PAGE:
Invasive Species Resources
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National Conference of State Legislatures.
Kansas Native Plant Society.
National Wildlife Federation.
This tool is designed to help you find the best native plant species to attract the butterflies and birds in your area (by zip code).
North American Native Plant Society.
Local Native Plant Societies are often your best source of information about plants native to your area.
Note: Provides information for State and Canadian Provinces.
Arizona-Sonora Desert Museum.
The rapid spread of buffelgrass through the Sonoran Desert rivals climate change and water scarcity as our region's most pressing environmental issue. Buffelgrass is one of many plants that were brought here from other parts of the world. Lacking the insects, diseases, and other organisms that helped keep them in check back home, some have spread like wildfire, much to the detriment of our native plants and animals. Buffelgrass is the worst of these invasive plants because it is not only invading our desert, but transforming our formerly fire-proof desert into a fire-prone grassland. The fight to control buffelgrass is the fight to save an ecosystem and some of the most magnificent stands of saguaros in the world. Volunteer for a buffelgrass pull, register your own buffelgrass pull, or request a presentation or ID guide.
National Association of State Departments of Agriculture (NASDA).
The National Association of State Departments of Agriculture is comprised of the departments of agriculture in all fifty states and the territories of American Samoa, Guam, Puerto Rico, and the U.S. Virgin Islands. NASDA Members are coregulators with the federal government on a host of responsibilities including animal health, farmland protection, food safety, grain regulation, pesticide registration, and more.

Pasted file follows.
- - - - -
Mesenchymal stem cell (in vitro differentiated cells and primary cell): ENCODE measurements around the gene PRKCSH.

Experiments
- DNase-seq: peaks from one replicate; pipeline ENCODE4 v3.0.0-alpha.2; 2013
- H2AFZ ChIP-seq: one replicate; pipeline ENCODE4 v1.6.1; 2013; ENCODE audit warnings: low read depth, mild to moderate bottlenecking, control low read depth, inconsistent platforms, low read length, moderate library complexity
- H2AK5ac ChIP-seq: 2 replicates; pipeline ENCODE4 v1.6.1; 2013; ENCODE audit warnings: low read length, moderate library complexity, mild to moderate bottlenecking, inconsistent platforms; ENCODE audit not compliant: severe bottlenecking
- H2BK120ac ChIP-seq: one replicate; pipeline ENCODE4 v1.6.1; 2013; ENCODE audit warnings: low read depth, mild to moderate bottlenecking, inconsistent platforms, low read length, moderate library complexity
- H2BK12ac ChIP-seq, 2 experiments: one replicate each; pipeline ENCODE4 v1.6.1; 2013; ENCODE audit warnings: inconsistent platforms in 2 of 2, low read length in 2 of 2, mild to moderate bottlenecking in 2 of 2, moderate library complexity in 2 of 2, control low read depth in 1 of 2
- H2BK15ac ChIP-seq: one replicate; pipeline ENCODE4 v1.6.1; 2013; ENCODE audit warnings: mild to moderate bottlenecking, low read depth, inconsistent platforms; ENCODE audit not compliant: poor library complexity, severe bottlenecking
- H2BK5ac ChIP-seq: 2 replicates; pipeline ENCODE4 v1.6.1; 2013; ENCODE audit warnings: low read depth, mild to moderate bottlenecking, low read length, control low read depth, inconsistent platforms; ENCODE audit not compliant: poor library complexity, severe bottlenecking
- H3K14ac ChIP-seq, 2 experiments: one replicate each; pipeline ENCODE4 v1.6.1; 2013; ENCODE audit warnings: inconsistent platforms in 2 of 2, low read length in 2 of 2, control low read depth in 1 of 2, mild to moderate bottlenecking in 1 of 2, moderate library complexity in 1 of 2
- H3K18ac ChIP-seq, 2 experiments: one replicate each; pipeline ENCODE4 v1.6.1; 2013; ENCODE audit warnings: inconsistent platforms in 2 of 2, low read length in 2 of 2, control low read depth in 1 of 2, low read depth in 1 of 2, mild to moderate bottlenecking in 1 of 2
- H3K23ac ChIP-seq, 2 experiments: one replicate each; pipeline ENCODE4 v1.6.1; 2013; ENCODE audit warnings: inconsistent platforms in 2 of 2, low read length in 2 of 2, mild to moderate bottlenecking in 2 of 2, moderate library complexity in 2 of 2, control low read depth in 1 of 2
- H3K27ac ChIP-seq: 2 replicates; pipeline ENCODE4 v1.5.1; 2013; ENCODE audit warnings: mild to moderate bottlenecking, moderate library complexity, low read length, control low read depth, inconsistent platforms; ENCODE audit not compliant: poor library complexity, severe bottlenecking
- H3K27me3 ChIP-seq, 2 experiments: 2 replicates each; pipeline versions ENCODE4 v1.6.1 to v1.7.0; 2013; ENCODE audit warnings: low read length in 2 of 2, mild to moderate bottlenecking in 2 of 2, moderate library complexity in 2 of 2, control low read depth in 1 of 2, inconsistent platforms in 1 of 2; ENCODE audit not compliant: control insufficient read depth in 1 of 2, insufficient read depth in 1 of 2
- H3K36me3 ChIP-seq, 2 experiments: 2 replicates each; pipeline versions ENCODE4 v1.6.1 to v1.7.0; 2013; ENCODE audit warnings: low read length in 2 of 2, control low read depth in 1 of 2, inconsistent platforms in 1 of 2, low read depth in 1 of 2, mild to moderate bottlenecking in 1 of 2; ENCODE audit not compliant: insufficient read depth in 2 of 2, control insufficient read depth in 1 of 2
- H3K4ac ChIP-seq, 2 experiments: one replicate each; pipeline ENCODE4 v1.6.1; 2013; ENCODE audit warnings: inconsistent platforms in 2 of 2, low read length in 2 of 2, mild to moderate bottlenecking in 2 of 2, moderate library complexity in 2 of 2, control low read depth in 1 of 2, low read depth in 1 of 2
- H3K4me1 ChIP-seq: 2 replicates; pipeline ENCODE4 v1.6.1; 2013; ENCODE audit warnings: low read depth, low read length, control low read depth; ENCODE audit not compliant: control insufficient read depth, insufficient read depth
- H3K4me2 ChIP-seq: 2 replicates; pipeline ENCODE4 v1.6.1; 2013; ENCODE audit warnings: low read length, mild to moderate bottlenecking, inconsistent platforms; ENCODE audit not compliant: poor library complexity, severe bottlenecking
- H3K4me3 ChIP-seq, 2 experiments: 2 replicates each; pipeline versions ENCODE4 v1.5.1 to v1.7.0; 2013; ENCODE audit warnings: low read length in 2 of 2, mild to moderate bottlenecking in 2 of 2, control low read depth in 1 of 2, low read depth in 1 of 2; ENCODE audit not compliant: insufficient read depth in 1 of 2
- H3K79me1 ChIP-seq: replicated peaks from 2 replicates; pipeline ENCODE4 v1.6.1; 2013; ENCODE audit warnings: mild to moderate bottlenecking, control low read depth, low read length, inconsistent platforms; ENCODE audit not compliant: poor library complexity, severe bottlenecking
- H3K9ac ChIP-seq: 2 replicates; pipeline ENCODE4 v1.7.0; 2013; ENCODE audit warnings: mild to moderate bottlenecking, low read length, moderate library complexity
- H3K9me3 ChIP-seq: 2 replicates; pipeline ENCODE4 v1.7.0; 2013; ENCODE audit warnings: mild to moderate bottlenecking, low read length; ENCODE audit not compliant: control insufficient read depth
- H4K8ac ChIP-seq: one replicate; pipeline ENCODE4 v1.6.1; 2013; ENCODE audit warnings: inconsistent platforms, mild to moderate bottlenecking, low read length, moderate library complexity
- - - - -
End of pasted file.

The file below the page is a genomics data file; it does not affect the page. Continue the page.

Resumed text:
See also: A national look at Species of Greatest Conservation Need as reported in State Wildlife Action Plans (DOI, USGS)
Idaho Public Television.
North American Invasive Species Management Association (NAISMA).
The NAISMA Weed Free Products program is the only program in North America that maintains a list of standards that provide land managers assurance that noxious weeds will not be spread through the movement of forage, hay, mulch, or gravel brought in to the property.
- Report any unusual bat activity (bats flying in the daytime) or unexplained bat deaths to your regional TWRA office. Or check out the Report a Bat Link on this website.
- Donate to a number of funds collecting money for WNS research (see National Speleological Society and Bat Conservation International pages below).
- Adhere to state and federal cave closure advisories.
- Encourage state and federal agencies to assist in WNS research and monitoring activities.
Google. YouTube; Tuscon Audubon (Southern Arizona).